A Turner County player lays on the floor as Wilkinson County celebrates a Class A state title following a game-ending turnover by the Rebels. (Staff Photo: John Millikan)
MACON — The ball was in Nate Martin’s hands — exactly where Turner County coach Tyrone Kellogg wanted it for the final seconds of Thursday’s Class A state championship game against Wilkinson County.
But then in an instant, the ball was floating out of bounds, ending Turner County’s stunning comeback and clinching a 72-64 victory for Wilkinson County.
It was a cruel ending for a Turner County team that fought back from a 12-point deficit with three minutes left and pulled to within two points in the closing seconds.
With six seconds left and trailing by three points, Martin — Turner County’s star point guard — took an inbounds pass near the top of the key. But instead of attempting a game-tying 3-pointer, Martin had the ball jarred loose from his hands by a Wilkinson County defender, and in a desperate attempt to salvage the play Martin batted the ball past a teammate and into the crowd.
“He was supposed to shoot it, but the guy was right there on his left hand, so I guess he went to take a dribble and try to clear himself,” said Kellogg, who used a timeout to draw up the play, which broke Martin free with a double screen. “The guy got a piece of it and he tried to slap it to one of his teammates, and that’s how it ended. That’s just how it goes sometimes. Sometimes you win them, and sometimes you lose them.”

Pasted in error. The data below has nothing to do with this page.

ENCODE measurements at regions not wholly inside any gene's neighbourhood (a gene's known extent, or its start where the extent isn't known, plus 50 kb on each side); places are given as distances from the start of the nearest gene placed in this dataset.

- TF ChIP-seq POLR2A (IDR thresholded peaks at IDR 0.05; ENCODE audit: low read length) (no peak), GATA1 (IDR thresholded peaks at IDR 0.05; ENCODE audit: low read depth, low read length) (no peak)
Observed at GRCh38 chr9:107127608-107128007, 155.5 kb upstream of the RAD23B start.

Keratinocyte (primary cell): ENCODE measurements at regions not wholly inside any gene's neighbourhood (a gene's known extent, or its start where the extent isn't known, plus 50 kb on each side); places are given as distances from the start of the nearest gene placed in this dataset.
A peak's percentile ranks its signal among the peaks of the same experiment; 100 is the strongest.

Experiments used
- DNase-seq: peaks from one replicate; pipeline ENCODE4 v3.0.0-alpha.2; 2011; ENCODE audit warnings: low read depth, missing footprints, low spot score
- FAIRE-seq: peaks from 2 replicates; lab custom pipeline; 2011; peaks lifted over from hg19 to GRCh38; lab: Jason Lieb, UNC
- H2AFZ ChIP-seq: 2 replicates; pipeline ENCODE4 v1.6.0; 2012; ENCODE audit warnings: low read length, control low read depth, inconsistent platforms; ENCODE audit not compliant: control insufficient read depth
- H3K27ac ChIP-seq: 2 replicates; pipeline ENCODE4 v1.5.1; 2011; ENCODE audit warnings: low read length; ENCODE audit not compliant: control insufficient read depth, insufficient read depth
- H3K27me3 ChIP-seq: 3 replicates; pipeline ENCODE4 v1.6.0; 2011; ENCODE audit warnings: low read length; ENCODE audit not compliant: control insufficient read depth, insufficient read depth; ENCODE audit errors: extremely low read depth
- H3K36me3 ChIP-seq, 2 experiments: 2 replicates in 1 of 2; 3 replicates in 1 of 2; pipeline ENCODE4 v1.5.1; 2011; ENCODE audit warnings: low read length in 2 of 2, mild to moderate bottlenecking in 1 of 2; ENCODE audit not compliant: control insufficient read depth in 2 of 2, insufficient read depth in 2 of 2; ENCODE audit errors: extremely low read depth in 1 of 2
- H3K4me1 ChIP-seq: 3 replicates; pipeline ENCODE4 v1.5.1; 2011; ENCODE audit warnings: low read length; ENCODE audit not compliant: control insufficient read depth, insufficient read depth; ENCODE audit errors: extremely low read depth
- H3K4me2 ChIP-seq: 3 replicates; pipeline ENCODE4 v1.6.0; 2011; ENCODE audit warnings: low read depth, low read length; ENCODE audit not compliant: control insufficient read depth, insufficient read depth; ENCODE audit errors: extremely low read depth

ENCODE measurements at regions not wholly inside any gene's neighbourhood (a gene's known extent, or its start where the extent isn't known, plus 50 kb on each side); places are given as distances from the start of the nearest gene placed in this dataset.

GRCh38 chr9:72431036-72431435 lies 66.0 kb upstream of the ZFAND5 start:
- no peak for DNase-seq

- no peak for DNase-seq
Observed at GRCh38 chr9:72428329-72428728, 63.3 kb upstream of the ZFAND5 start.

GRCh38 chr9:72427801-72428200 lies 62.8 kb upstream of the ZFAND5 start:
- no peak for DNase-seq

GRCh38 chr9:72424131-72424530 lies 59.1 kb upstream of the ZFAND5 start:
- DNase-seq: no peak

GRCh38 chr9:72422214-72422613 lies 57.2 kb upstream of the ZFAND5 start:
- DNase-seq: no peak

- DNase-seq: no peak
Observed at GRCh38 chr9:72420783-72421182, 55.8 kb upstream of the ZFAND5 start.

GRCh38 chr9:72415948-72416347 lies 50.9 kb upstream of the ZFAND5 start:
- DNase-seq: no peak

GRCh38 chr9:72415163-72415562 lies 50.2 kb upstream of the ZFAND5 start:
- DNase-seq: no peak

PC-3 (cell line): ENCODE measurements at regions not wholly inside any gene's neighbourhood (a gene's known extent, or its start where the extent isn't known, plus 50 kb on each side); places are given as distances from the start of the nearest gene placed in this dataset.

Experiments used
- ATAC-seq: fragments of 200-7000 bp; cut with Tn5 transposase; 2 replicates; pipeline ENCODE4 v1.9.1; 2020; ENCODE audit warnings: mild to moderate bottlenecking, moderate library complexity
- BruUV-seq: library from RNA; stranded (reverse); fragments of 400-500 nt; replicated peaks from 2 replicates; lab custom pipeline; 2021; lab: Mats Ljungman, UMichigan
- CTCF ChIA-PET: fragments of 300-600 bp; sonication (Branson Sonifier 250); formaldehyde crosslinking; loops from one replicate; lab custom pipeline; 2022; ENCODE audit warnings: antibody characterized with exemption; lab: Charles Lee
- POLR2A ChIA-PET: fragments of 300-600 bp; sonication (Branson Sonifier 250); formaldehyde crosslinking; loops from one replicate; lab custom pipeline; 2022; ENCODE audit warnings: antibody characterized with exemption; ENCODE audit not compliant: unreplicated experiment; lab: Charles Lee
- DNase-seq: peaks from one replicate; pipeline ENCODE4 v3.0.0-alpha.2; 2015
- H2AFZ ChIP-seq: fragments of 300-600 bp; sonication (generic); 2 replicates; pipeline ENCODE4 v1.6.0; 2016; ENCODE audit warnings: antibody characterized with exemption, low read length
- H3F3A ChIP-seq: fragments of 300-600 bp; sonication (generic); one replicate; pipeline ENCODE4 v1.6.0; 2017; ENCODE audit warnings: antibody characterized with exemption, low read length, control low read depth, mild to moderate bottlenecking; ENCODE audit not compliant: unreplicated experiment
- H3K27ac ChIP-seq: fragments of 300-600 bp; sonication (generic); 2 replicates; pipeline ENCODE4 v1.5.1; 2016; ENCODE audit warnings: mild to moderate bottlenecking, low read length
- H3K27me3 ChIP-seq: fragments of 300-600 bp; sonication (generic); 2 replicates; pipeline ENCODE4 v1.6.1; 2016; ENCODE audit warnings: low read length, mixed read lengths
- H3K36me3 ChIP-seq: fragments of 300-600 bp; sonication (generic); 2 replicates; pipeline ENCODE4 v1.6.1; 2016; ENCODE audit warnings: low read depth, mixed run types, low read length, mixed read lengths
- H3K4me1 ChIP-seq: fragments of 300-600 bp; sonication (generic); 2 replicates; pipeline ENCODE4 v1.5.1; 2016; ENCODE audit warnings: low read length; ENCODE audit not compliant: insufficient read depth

A frustrated Martin was whistled for two technical fouls after the turnover and the Turner County bench picked up another, and Wilkinson County’s Torrico Simmons hit 5-of-6 free throws with 1.5 seconds left to give the Warriors the eight-point victory in a thrilling state championship game.
“It almost leaves me speechless,” Wilkinson County coach Aaron Geter, Jr., said. “I am excited for our kids, our program, our county, our community, our school.
“The biggest thing I told them is that hard work pays off, regardless of what people say and what kind of glass ceilings they put over your head. When you go out there between the black lines you are the one who makes the difference.”
Wilkinson County, which previously knocked off No. 1 Calhoun County in the state semifinals, built a 13-point halftime lead and led by 11 heading into the fourth quarter.
The Rebels cut Wilkinson County’s lead to nine points with a Shaquil Baldwin layup on the opening possession of the fourth quarter, but the Warriors jumped back ahead by double digits and led by as many as 12 with 2:57 remaining.
Turner County proceeded to go on a 17-7 run in the next two minutes to cut Wilkinson County’s lead to two points.
With nine seconds left, Simmons missed 1-of-2 free throws to give Turner County a shot at a game-tying 3-pointer, but Martin’s turnover ended the Rebels’ inspiring comeback.
Despite the loss, Kellogg left the court proud of the Rebels’ deep run in the state tournament.
“We played a lot of young kids. We have four seniors who have been great leaders for us,” said Kellogg, referring to seniors Martin, Quan Williams, Antonio Graddic and Mailk Brown. “We fought hard and worked hard all year long. Even through the playoffs we were that team where people would say, ‘There are three or four teams that were better than Turner.’ We overcame all of that. We won the games we needed to win to get here, and we fought hard once we got here.”
Baldwin led Turner County with 18 points, while Graddic finished with 14 and Martin added 10. Simmons (18 points), Quantavious Jones (13) and Kareem Sanders (10) led Wilkinson County.
The Rebels were able to overcame a poor shooting night from the field (23-for-73), 3-point range (2-for-21) and the free throw line (16-for-39) to fight back, but five missed free throws from Turner County in the final 30 seconds helped Wilkinson County hold off the Rebels’ comeback.
“We are a very scrappy team, and we fought all year long and fought hard,” Kellogg said. “We have always been able to give ourselves a chance to win it. That’s all you can ask from your kids.”